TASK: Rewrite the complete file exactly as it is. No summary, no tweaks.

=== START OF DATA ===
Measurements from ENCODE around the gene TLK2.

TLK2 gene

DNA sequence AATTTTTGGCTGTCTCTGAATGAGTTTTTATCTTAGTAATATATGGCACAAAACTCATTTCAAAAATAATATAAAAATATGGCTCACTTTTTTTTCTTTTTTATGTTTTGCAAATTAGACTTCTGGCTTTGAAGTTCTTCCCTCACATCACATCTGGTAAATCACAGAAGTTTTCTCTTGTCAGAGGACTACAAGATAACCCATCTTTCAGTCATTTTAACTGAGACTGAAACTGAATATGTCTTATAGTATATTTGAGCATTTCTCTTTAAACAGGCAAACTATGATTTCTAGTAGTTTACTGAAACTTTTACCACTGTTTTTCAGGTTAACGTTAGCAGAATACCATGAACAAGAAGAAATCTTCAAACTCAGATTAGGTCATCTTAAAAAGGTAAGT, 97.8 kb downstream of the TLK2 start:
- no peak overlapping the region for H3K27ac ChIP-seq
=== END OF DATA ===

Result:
Measurements from ENCODE around the gene TLK2.

TLK2 gene

DNA sequence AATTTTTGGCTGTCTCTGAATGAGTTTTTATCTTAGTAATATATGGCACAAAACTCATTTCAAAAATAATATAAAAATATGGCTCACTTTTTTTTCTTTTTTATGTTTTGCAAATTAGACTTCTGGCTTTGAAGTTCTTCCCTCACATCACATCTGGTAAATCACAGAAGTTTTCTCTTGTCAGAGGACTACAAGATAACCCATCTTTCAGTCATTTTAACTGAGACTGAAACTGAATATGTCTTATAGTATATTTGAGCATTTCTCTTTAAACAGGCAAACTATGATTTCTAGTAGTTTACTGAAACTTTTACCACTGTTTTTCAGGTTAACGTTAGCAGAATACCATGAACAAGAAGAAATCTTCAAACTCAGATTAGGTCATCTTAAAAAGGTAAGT, 97.8 kb downstream of the TLK2 start:
- no peak overlapping the region for H3K27ac ChIP-seq